Two of the obstacles that Heyward identifies are the lack of community acceptance of and involvement in HIV vaccine trials. Recently there have been a few new vaccine initiatives in the AIDS community that signal that long-overdue attention is beginning to be directed to this challenge. Unfortunately, there has not been any leadership in mobilizing people to participate in human vaccine trials. (The importance of implementing a human safety trial for a live-attenuated vaccine is also echoed by Ron Desrosiers in Mark Mascolini's report on the recent Keystone conference.)
Sometimes when we use the word "community," we think of people with HIV disease and the thousands of employees and volunteers at AIDS service organizations who help them. But some of the most effective AIDS advocates are the physicians who care for those affected and the researchers whose lives are dedicated to finding what we may eventually define as "the cure," and the eradication of the virus throughout the world.
Through the leadership of Charles Farthing, MD, medical director of AIDS Healthcare Foundation in Los Angeles, our association has responded to the challenge of involving the community in vaccine trials by organizing a live-attenuated HIV vaccine subcommittee. The subcommittee's mission is to implement a US live-attenuated vaccine trial in human subjects by the year 2000. Dr. Farthing will present a proposal detailing this mission at our Conference on Healthcare Resource Allocation this November in Washington, DC. One of the components of this proposal is the organization of a cadre of 1000 volunteers-physicians, researchers, and other members of the community-for this important trial.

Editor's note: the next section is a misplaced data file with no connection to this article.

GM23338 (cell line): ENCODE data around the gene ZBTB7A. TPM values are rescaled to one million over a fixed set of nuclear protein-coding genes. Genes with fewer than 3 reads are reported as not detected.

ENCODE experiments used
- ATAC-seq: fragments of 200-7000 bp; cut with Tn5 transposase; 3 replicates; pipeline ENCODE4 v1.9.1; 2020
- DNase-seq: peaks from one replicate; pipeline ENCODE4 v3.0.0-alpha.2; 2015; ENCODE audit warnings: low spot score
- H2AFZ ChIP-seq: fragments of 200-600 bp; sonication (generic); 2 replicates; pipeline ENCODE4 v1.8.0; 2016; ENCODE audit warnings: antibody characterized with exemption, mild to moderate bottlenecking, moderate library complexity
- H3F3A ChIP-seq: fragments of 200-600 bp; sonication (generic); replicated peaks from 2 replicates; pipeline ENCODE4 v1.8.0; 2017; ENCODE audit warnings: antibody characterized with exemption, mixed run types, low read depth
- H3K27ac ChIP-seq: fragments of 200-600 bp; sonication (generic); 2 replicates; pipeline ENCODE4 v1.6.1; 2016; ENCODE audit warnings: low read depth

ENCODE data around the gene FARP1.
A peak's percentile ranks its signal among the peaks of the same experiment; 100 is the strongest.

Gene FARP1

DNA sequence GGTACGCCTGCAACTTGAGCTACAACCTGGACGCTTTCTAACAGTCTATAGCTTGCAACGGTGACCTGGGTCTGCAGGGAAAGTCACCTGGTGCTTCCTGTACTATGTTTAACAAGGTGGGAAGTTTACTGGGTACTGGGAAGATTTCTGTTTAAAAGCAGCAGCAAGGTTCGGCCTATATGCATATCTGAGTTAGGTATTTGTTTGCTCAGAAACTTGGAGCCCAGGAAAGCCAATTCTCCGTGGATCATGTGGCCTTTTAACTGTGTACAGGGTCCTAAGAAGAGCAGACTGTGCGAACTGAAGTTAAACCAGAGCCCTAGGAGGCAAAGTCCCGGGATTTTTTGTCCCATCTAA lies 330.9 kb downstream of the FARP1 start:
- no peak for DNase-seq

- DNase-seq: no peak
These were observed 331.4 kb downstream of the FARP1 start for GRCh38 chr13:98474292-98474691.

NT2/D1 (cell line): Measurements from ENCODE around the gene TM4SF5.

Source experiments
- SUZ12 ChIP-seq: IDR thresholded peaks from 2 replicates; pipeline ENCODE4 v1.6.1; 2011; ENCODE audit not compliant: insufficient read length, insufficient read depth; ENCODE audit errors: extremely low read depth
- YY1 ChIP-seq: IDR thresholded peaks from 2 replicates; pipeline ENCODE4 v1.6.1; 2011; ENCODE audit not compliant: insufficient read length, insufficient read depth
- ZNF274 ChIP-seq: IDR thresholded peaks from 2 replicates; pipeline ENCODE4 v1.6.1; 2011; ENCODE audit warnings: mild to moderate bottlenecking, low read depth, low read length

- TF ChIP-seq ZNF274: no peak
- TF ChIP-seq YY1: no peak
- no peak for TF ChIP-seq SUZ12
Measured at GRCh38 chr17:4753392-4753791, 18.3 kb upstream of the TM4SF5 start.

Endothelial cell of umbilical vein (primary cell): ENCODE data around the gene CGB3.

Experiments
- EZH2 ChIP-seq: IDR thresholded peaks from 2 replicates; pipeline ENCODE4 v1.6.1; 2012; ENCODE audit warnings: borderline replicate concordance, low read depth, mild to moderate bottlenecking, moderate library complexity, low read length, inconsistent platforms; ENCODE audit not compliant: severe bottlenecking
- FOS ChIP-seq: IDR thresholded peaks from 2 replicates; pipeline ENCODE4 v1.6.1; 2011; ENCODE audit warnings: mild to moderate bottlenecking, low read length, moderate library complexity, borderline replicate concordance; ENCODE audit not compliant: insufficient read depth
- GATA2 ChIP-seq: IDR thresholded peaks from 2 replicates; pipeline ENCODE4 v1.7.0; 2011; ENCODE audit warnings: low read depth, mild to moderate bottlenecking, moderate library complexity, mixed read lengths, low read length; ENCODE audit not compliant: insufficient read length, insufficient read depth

Both José Zuniga, IAPAC's new deputy director, and I, along with Charles Farthing and several of his medical colleagues, have registered as the first volunteers for this project. As Farthing argues in his message to physicians on page 10 of this issue, it is in the highest tradition of medicine to apply the Golden Rule of medical research: The first human subject should be the doctor him- or herself.
While Charles and his colleagues may have registered for the reasons detailed above, José and I have registered because as political advocates for children, women, and men living with and at risk for HIV disease, we can only justify our advocacy if we take the same risks as physicians and researchers. Otherwise, how can we ask the White House, Congress, local and state legislators, foundations, and those who share similar responsibilities in other countries to provide the necessary funding and leadership to properly care for those affected and end this epidemic? We must lead by example. So, we hope that all of you -- physicians, researchers, AIDS advocates, and others who care about the sanctity of human life -- will join us.
Information on volunteering for the vaccine trial is found on page 10 of this issue of the Journal or on our web site at http://www.iapac.org/vaccines/vaccineform.html.